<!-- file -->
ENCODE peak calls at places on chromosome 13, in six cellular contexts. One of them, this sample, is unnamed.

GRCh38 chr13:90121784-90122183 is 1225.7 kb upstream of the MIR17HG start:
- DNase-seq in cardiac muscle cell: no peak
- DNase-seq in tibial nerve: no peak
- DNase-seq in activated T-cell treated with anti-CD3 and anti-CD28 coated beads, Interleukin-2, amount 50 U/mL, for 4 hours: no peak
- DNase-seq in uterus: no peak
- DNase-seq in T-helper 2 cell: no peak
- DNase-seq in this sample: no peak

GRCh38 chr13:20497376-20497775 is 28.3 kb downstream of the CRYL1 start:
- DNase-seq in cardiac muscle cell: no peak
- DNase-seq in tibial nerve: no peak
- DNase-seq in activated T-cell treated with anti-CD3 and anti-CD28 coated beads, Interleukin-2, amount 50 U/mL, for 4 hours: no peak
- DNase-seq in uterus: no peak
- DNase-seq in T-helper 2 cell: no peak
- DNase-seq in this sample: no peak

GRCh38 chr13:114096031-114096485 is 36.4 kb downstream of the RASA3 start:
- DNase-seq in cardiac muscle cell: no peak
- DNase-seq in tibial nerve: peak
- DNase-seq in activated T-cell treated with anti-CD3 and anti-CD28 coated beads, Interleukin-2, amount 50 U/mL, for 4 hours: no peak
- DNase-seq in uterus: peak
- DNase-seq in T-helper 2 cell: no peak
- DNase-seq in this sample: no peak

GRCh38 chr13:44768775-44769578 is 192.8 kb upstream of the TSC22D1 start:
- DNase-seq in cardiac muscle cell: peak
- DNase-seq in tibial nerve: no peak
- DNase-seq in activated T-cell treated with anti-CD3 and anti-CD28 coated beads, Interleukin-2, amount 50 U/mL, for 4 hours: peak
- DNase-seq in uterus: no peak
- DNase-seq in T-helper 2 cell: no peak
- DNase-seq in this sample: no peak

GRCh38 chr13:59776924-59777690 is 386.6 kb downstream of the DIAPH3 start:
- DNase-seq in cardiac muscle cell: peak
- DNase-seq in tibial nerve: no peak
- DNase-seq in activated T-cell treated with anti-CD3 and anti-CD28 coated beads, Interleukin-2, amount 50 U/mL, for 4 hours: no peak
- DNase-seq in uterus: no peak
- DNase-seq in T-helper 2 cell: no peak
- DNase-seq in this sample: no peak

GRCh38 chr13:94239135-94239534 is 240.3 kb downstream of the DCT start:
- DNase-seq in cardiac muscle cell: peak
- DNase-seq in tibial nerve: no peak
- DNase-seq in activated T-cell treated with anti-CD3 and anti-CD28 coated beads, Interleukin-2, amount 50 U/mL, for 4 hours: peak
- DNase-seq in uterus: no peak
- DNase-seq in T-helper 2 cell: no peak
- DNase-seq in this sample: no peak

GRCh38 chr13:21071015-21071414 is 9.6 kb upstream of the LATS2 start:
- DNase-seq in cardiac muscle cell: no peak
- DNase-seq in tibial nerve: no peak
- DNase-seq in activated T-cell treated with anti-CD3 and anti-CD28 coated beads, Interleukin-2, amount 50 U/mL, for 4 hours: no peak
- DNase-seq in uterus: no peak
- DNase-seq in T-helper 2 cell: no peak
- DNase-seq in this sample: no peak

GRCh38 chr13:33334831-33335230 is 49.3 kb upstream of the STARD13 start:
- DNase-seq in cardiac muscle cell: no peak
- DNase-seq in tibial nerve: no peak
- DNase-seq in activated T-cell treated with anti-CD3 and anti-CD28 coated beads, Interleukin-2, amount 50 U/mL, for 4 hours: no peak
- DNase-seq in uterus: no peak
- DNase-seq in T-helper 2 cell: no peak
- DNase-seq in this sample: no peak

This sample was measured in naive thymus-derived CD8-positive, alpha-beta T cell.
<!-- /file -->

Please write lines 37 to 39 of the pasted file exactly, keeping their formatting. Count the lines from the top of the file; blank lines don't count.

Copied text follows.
GRCh38 chr13:94239135-94239534 is 240.3 kb downstream of the DCT start:
- DNase-seq in cardiac muscle cell: peak
- DNase-seq in tibial nerve: no peak